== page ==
Adam J. Fein, president of Pembroke Consulting, who studies the drug distribution industry, said that if Mylan had simply lowered the price it would have risked angering all parties in the distribution network, including pharmacy benefit managers, wholesalers and pharmacies, which take a piece of the total amount spent on the drug.
Introducing a generic “is a way to do it without making enemies with a bunch of Fortune 25 companies who control your fate,” he said.
Still, by selling both a generic and a branded version of the drug, one Mylan product is now battling another for sales.
Ronny Gal, an analyst at Sanford C. Bernstein & Company, estimated in a note on Monday that Mylan’s overall revenue per epinephrine auto-injector prescription would be reduced by around 25 percent, to about $280, because of the introduction of the generic.
A couple of factors are expected to limit that revenue decline. The term EpiPen is so familiar that many doctors write prescriptions for it by name, rather than for a generic epinephrine auto-injector. While pharmacists in many states will be able to substitute the generic version, some are almost sure to sell the branded version instead, leaving Mylan with higher revenue.
In addition, Mr. Fein said, insurers might have negotiated deals with Mylan that make the brand-name version less expensive for them than the generic. “It’s going to depend on your particular insurance plan, and the kind of deal they have negotiated,” he said.
Consumers might also have incentives to use the brand-name drug in some cases because most of them would have no co-payments if they use a savings card being offered by Mylan. They might face a co-payment, albeit a relatively small one, for the generic product.
Despite the lower revenue from releasing the generic, Mr. Gal said the move could be good for Mylan shareholders by easing the downward pressure on the company’s stock. After falling more than 10 percent last week, Mylan shares were up slightly on Monday.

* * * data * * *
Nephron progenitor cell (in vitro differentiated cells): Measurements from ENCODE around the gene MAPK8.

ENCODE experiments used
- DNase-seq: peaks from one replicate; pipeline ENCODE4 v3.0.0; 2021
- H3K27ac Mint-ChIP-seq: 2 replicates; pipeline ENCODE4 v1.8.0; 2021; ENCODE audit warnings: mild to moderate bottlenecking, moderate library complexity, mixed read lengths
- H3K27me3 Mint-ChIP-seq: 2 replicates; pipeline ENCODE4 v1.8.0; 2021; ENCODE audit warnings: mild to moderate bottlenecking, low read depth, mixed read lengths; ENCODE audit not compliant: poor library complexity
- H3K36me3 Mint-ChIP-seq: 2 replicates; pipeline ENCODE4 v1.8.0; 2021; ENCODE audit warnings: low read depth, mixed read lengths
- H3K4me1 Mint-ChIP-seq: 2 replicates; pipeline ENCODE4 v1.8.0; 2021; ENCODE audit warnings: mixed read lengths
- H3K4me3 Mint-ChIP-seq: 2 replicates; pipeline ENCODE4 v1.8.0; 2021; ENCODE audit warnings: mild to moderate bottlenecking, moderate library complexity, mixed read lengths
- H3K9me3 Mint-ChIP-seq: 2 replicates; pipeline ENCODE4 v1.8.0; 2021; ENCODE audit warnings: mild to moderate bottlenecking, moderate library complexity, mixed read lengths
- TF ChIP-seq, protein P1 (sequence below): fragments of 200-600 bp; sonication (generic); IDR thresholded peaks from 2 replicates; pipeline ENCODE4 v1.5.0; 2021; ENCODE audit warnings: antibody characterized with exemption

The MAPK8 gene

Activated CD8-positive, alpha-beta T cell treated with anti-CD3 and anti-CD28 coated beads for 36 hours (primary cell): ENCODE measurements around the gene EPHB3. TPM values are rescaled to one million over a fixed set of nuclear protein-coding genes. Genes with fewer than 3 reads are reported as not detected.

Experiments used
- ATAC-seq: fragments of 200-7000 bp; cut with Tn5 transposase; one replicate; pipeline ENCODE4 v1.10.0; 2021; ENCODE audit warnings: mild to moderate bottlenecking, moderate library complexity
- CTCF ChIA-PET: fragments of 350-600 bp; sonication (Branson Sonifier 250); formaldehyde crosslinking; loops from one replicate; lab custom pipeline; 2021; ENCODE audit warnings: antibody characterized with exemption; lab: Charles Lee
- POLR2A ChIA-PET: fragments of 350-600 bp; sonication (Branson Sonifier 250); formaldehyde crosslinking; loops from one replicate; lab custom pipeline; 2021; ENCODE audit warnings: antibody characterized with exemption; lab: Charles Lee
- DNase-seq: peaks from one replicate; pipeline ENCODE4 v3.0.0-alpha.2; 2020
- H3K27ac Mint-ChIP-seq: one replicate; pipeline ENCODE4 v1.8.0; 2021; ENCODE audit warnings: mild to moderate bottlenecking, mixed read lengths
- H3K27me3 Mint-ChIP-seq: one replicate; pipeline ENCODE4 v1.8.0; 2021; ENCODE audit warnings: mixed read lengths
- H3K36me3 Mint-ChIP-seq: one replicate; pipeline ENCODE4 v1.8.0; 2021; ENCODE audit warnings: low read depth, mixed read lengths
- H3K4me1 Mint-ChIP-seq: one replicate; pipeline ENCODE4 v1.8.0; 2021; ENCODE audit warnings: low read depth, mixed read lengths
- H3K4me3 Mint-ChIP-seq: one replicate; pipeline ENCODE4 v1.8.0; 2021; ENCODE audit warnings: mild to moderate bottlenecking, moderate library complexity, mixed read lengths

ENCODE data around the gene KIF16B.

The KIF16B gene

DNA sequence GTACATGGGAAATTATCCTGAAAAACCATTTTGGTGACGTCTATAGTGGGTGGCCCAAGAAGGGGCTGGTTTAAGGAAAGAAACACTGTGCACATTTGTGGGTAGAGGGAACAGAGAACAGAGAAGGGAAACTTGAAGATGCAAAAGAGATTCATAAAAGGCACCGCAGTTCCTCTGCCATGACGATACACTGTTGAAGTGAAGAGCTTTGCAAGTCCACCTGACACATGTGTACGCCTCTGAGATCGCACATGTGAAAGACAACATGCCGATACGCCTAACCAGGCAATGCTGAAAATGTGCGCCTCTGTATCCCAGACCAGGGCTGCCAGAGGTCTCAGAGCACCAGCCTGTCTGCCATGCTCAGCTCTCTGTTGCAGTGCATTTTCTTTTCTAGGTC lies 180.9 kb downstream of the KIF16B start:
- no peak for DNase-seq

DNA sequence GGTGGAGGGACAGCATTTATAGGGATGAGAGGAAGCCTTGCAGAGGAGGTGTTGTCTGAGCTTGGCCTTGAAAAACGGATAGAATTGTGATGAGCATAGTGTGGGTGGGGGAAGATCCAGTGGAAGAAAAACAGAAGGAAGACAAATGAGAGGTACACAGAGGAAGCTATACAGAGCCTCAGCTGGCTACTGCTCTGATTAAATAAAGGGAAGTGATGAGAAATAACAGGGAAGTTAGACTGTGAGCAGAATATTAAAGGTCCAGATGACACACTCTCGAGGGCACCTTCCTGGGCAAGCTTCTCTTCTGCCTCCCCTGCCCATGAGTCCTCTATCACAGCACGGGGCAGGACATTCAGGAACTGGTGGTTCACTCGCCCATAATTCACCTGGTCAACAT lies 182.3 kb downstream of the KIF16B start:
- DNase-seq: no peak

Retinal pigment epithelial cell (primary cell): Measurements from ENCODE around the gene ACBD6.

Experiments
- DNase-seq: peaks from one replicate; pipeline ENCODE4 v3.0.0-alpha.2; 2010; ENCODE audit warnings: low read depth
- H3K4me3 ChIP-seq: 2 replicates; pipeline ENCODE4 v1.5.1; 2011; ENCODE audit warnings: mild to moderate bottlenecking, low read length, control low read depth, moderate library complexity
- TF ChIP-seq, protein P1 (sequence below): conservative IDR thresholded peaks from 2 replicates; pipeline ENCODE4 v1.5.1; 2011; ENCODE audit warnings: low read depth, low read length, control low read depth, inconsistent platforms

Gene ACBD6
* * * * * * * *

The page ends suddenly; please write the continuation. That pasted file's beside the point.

It is not uncommon for brand-name companies to introduce a generic version of their own product — known as an authorized generic, in part to try to retain some sales once generic competition arrives. But the generic industry and some other critics say the practice undermines the economics of the generic business and ultimately can lead to higher costs for consumers and insurers.
A study by the Federal Trade Commission several years ago found that some generic manufacturers agreed to delay the introduction of their generic product by years if the brand-name company promised not to introduce an authorized generic.
Mylan settled litigation with Teva in 2012 allowing Teva to introduce a generic EpiPen in 2015. It is not known if part of that agreement was for Mylan to withhold any authorized generic. If not, then Mylan might have been planning to introduce this authorized generic when Teva introduced its own product. But Teva disclosed earlier this year that its application had been rejected by the Food and Drug Administration.
Still, it might be only a matter of time before Mylan faces new generic or nongeneric competition. Other companies, sensing opportunities, are looking at developing less expensive products that, like EpiPen, provide a rapid injection of epinephrine to counter anaphylaxis that can occur from a bee sting, peanut allergy or other cause.
And pressure is mounting on the F.D.A. to be more accommodating in allowing alternatives on the market.
Epinephrine, the drug, is already generic. The challenge has been developing an easy-to-use auto-injector that can reliably deliver the right amount of drug when used by the patient or caregiver under emergency circumstances. Sanofi removed a nongeneric competitor to EpiPen, called Auvi-Q, from the market last year because of dosing problems.
Filed Under: ACA/Health Reform